Henry delivers State of College address


By Kathy Still

Photo by Tim Cox


The University of Virginia’s College at Wise held its 60th Fall Convocation Tuesday, and Chancellor Donna Henry used her State of the College Address to discuss new academic enhancements, nurturing a diverse student body, creating a healthy community and took a strong stance against the nationwide issue of sexual misconduct on college campuses. 

Students, faculty and staff walked from campus to the David J. Prior Convocation Center for the traditional start of the academic year, which included Henry’s address. Henry said the liberal arts school is on a compelling and clear path toward an even greater vitality and distinction. 

In her address, Henry said the ceremony that surrounds Convocation reinforces that UVa-Wise is a place to learn, live and work in a community of mutual respect, integrity, stewardship and excellence. Convocation is also a time for a college to look at where it is as an institution and where it is headed. She reminded the crowd of nearly 800 that UVa-Wise continues to work toward the goals of Envisioning 2020, its strategic plan. 

“Our commitment to the citizens of Southwest Virginia is steadfast, but we also have committed ourselves to creating a more geographically diverse student body to enrich our community and our students’ educational experience,” Henry said. “Today, over half of our Virginia students come from east of Roanoke, and UVa-Wise also enrolls students from 14 other states…and we are welcoming students from 11 foreign countries this year.” 

UVa-Wise has spent significant time working to help students more quickly engage and thrive on campus, Henry said. Offering a bridge program to assist students in the transition from high school to college and helping freshmen better navigate the academic experience are two of the new programs. 

“Besides our efforts in creating a more diverse and supportive community, I want to especially emphasize our dedication to creating a healthy UVa-Wise community,” Henry said. 

Opening the Winston Ely Health & Wellness Center and creating a healthy community are two ways UVa-Wise is taking care of the region, Henry added. Creating a healthy community also includes taking care of one another, she said. 

“In the last months, you have probably read news reports about the issue of sexual misconduct on college campuses across the country,” Henry said. “Sexual misconduct is gender-based discrimination in that it prevents individuals from fully engaging in our academic program and community,” Henry said. “And whether you are a member of our student body, our faculty or staff, you have the right to be full members of this community.”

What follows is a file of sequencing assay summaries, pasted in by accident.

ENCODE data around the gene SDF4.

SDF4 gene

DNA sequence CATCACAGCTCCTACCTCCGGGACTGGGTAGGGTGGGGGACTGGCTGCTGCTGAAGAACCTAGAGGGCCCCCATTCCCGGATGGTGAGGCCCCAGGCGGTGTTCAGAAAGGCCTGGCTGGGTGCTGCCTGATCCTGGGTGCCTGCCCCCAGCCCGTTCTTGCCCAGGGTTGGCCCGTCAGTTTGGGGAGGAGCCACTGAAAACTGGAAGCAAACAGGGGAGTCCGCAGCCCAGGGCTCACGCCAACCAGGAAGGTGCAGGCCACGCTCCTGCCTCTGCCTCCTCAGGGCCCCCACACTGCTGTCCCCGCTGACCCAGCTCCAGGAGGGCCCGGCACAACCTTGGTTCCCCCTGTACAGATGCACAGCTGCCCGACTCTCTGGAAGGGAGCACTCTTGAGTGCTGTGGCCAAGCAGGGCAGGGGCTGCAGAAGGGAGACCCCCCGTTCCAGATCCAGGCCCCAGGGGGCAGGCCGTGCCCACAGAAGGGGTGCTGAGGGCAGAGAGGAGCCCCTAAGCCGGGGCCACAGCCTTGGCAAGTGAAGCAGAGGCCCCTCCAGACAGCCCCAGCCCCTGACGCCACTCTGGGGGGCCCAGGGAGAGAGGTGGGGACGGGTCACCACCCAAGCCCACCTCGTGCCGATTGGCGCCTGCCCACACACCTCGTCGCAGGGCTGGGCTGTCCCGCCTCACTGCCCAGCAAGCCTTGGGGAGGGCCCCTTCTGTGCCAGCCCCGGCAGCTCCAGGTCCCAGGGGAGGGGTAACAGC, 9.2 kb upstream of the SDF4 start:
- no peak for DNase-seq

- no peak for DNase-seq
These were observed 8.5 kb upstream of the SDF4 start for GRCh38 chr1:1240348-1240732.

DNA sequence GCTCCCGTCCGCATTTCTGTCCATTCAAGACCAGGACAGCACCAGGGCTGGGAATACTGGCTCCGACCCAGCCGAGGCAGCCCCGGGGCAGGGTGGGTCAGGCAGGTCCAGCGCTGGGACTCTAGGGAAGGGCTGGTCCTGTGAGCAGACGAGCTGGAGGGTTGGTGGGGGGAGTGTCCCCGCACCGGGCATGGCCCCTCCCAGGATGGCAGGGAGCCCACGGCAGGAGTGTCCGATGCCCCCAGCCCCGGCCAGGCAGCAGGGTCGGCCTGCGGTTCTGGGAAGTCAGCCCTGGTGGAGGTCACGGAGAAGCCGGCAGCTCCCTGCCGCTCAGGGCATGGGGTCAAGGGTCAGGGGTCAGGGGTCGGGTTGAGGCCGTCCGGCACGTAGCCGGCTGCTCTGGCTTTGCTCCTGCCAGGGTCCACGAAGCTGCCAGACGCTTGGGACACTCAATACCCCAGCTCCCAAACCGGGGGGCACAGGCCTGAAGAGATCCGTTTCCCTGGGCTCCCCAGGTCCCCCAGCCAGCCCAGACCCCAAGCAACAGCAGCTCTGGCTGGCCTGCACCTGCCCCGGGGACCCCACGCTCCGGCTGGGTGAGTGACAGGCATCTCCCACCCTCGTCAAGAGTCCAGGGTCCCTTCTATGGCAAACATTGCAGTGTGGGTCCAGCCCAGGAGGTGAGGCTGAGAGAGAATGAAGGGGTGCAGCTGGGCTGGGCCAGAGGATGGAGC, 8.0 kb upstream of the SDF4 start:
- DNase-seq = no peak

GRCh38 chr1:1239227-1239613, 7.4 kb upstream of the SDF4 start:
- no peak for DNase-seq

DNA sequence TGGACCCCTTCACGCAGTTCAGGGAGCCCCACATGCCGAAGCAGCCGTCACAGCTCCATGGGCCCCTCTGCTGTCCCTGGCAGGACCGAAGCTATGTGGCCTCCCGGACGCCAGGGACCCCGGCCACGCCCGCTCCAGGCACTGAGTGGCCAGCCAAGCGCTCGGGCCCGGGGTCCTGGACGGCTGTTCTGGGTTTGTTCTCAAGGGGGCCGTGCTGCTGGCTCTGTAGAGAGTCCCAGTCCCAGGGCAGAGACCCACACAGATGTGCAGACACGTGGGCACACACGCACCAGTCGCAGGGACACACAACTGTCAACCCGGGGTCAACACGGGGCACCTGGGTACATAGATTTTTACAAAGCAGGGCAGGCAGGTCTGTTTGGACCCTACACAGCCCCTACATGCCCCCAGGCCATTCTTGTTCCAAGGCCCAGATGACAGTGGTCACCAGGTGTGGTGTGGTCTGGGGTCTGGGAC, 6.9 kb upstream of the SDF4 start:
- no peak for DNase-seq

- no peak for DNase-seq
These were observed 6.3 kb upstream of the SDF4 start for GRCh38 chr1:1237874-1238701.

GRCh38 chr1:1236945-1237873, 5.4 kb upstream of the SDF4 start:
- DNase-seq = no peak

Henry pointed to the successful Red Flag campaign, a statewide effort to encourage others to stand up and report sexual misconduct and dating violence, and one of the many things UVa-Wise is doing to curb sexual misconduct. The college has invested money and time in a variety of training programs designed to raise awareness of the nationwide issue, Henry added. In addition, UVa-Wise will join with Frontier Health and Virginia’s Alcohol Beverage Control on a campaign to aid mature management of alcohol since drinking has been identified with sexual assault across campuses. 

“Let me be clear. Very clear,” Henry said. “UVa-Wise will aggressively investigate all forms of discrimination, including gender-based discrimination. Each of us…all of us…must do our part in sustaining our community. It is my responsibility. It is your responsibility. It is our responsibility.” 

Henry said teaching and learning are at the core of the campus, and the E2020 strategic plan guides that mission. The college has hired 15 new faculty members, completed the second year of a plan to make faculty salaries more competitive and increased support for faculty to attend and present at national and regional conferences by 70 percent. 

“We improved our library and academic budgets to add books, equipment and other academic resources,” Henry said. “We also identified external resources to support student travel to present research at meetings.” 

UVa-Wise is committed to increasing student interest in science, technology, engineering, math and nursing through enhanced admitted student day, and faculty offered a robotics camp this summer for middle school and high school freshmen and a five week class for incoming freshmen who plan to major in a technology field. 

Henry said UVa-Wise would continue to seek national accreditation for its chemistry program and will look at adding national accreditation to music, art and business programs. In addition, the college will do feasibility studies on the possibility of offering an online registered nursing to bachelors degree in nursing and will examine offering collaborative graduate programs in a yet-to-be named discipline. 

Henry touched on the successful campaign that raised an endowment of almost $71.5 million, which is bigger than the endowment of any of its sister Council of Public Liberal Arts Colleges institutions and many endowments of older colleges and universities in Virginia. While state revenues may be down, Henry said senior staff, administrators, faculty and staff would work together to be good stewards of resources. 

“I am honored to lead such a passionate community that embraces our mission as a public liberal arts institution that has the capacity and the wisdom to keep our college moving forward and is eager to do so in a spirit of mutual respect, integrity, stewardship and excellence,” Henry told the crowd. “I wish each of you a wonderful and productive academic year.”